Santa Elena Canyon is your reward for the 30-mile drive down Ross Maxwell Scenic Drive (just in case the road wasn’t enough of a reward). This dramatic cut, through which the Rio Grande flows, is one of the spots in Big Bend National Park that you must visit. The canyon is an incredible sight, with walls that tower 1,400 feet (426 meters) above the calm surface of the international border.
Evening is an especially magical time to visit Santa Elena Canyon. When facing the mouth of the canyon, you’re looking west, and the setting sun casts its light onto the cliffs on the Mexico side, illuminating the canyon with a golden glow.
A short, sandy trail takes you from the parking area to the mouth of the canyon. You can either stand here and gaze into the canyon, or jump into the water and cool off. It’s kinda muddy, but that didn’t seem to bother the dozens of people who were splashing around during my visit. I stayed clear of the water until the following morning, when I returned to this spot for a canoe trip into the canyon. River tour companies use this area as the put-in.
If standing at the mouth of the canyon isn’t enough of a treat, and if canoeing up the river seems like a bit too much effort, here’s another option. You can hike up a trail that skirts the American side of the river. It gains some elevation on an otherwise easy path…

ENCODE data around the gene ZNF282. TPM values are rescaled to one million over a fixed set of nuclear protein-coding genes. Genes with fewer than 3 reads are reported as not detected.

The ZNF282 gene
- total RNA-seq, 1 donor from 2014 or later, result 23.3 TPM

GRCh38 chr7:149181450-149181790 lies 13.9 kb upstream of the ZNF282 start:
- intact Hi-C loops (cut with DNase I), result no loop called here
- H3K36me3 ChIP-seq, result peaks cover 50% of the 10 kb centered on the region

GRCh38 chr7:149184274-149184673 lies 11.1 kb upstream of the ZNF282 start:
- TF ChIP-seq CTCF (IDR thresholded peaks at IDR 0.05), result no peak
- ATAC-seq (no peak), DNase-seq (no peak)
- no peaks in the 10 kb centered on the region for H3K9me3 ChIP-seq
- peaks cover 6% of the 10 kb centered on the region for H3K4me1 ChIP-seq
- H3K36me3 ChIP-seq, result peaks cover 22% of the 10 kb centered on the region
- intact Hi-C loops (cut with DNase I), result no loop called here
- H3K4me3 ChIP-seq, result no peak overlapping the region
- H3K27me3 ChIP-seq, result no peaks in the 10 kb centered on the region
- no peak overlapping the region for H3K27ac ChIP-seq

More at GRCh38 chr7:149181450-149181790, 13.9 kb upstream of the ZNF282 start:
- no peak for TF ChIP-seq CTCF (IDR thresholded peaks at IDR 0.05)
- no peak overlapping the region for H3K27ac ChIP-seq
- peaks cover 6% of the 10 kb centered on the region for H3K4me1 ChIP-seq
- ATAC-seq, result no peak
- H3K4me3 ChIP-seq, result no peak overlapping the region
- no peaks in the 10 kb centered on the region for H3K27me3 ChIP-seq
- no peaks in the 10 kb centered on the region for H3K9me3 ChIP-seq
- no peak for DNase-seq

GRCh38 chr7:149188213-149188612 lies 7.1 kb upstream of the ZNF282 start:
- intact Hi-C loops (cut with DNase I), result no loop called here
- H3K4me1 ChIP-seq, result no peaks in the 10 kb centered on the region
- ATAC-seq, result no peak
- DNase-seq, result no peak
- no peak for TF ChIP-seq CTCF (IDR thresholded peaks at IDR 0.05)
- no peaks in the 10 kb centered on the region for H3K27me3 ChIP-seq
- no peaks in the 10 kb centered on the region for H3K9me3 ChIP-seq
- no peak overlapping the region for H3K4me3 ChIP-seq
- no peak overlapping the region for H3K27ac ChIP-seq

… raising you up to a nice viewpoint of the beach, and the landscape that surrounds the lower end of Ross Maxwell Drive. Look closely, on the horizon near the middle of the photo, and you can spot Cerro Castellan, one of the area’s most prominent features.
At sunset, the American side will be in the shade, but the Mexican side of Santa Elena Canyon looks beautiful. You can take the trail far enough…
… to look back on the mouth of the canyon. A wider-angle lens would have helped me capture a fantastic reflection in the river’s almost-still water.
Beyond here, the trail gets rougher, and eventually ends. You will get to see much more of this incredible canyon if you attempt a canoe trip, which is what I did, the following morning.